Have you heard about Authors for Indies? It’s a new, national (actually, international) initiative to bring attention to the amazing work that independent bookstores do in terms of supporting regional authors, hand-selling books, hosting events, and building communities—for starters.
I don’t talk about it much (yet) but I used to co-own an independent bookstore, so this is a cause not only close to my heart, but a longstanding part of me. Authors for Indies takes place Saturday, May 2nd, 2015. On that day, authors will be in stores doing everything from reading and signing work to very likely recommending books for Mother’s Day. I’ll be at Book City Bloor West Village May 2nd, from 2:30-4pm. What will I be doing? I DON’T KNOW! But it’ll beat having been snowed in, reciting the parts of a Eukaryote to myself.
In advance of the event, the organizers asked me to supply a list of books I would recommend, with the intention that they might order some in. And I thought, hey, why not post my list with some comments?
But you know, also get out on May 2nd and visit your local independent bookstore!
Saeed Jones: Prelude to Bruise
Saeed Jones calls himself “the ferocity” online, for every reason you can imagine. He is a force of nature—not only in this, his multiple award-nominated first book of poetry, but also in his work for Buzzfeed LGBT, his creation of their groundbreaking paid writing fellowships and forthcoming literature section, and a number of recent essays that slay. He’s unstoppable, and can break fools with glance. Jones grew up in the American south (mostly Texas), and his writing captures the spectrum of southern atmospheres—parchedness giving way to lushness, community ebbing into threat, and back again. The nameless “Boy” of the book (that ancient, loaded condescension) could be anyone, but reading this book your heart will race as if you are the first person:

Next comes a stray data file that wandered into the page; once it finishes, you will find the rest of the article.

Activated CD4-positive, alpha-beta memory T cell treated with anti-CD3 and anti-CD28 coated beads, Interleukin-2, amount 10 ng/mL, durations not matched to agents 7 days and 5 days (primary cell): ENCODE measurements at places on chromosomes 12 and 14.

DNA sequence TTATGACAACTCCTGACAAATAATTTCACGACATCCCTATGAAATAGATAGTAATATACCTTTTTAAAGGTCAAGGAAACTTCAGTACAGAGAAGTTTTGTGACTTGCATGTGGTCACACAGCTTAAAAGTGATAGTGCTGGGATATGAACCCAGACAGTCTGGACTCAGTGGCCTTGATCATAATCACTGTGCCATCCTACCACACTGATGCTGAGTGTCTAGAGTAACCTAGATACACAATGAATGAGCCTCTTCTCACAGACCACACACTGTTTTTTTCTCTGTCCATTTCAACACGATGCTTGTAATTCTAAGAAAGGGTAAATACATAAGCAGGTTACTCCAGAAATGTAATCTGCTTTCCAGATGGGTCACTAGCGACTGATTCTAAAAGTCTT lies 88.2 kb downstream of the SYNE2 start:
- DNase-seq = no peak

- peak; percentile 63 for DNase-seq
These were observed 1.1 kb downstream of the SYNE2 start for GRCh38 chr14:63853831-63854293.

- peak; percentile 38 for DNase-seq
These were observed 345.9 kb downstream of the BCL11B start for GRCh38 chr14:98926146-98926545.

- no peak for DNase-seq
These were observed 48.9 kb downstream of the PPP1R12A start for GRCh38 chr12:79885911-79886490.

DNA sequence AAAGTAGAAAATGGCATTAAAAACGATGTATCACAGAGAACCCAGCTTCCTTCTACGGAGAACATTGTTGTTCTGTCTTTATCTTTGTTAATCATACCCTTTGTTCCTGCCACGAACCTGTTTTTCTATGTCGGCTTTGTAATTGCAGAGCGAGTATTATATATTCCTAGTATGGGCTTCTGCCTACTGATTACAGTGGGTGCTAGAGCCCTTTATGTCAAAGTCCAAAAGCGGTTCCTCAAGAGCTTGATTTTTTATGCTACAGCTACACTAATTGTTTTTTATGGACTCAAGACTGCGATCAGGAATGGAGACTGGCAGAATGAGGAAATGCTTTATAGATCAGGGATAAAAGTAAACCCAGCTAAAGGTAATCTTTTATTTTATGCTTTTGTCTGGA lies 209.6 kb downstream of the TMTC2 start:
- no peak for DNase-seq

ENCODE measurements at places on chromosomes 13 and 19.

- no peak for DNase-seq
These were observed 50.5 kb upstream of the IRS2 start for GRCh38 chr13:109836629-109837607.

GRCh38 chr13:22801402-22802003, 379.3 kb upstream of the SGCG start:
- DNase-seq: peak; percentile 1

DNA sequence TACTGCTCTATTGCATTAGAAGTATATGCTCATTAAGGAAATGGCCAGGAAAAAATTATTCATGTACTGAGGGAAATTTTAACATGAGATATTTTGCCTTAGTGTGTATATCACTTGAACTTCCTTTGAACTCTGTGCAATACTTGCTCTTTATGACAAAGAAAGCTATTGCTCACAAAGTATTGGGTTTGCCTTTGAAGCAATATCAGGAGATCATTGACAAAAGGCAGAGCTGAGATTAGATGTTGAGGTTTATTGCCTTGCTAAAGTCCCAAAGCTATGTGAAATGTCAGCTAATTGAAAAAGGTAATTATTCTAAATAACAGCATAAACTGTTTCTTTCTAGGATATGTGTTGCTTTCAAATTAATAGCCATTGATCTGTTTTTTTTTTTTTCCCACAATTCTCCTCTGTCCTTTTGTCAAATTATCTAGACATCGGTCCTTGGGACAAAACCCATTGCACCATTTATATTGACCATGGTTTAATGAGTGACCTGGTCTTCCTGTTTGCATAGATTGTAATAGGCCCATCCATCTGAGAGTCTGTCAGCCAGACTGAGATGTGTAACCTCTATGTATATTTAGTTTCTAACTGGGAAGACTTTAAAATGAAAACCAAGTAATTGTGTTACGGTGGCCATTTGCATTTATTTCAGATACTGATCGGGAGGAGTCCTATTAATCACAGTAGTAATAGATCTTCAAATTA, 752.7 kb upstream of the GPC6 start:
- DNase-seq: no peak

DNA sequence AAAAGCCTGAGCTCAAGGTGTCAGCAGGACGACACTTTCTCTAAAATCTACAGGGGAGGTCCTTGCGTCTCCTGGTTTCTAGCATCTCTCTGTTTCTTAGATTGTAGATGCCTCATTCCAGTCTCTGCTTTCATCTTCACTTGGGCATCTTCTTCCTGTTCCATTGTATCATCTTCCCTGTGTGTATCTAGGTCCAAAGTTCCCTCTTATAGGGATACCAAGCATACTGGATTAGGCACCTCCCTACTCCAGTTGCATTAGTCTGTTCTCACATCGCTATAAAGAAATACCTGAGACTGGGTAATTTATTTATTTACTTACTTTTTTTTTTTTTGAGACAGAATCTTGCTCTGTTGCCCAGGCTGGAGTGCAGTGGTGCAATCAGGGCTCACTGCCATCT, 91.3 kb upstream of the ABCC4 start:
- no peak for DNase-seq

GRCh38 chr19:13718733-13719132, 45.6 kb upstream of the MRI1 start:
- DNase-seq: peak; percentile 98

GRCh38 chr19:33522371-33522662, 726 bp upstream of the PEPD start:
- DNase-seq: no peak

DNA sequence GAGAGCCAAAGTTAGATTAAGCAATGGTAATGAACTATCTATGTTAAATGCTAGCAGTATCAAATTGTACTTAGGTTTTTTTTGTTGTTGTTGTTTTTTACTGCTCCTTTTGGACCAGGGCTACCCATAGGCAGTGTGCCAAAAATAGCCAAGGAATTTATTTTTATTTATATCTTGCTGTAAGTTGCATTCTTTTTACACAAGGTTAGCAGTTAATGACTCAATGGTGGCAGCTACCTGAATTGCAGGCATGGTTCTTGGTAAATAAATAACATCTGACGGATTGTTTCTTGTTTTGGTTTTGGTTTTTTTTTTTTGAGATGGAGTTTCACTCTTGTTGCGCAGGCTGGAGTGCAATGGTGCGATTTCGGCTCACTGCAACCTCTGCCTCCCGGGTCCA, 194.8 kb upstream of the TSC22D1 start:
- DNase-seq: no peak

In a four-legged night,
clouds sink into the trees,
refuse me morning
and mourning, but I pass
what I thought was the end
of myself. To answer
your rifle’s last question:
if you ever find me,
I won’t be there.
— from ‘After The First Shot”
CA Conrad: The Book of Frank
CA Conrad is one of our most fearless and original poets, and I’d recommend anything he has written. When I got The Book of Frank, I read it three times in a row in one sitting. “Frank,” is a character without a plot, a boy whose learned sense of self-worth is reminiscent of that Sexton line: “I was stamped out like a Plymouth fender into this world.” BUT. Aimless Frank has a surrealistic vision and the distance of a wizard, both of which help him transcend his chaotic environment.
Ken Babstock: Methodist Hatchet
Methodist Hatchet is a masterpiece. Each poem is its own world, each line its own breath. In this book, there’s urgency, there’s resignation, there’s scoffing, there’s pleas—but never prayers. Lines will inhabit your mind like destabilizing mantras, like koans: “No one occupies me like me. And no one/makes me lonelier.”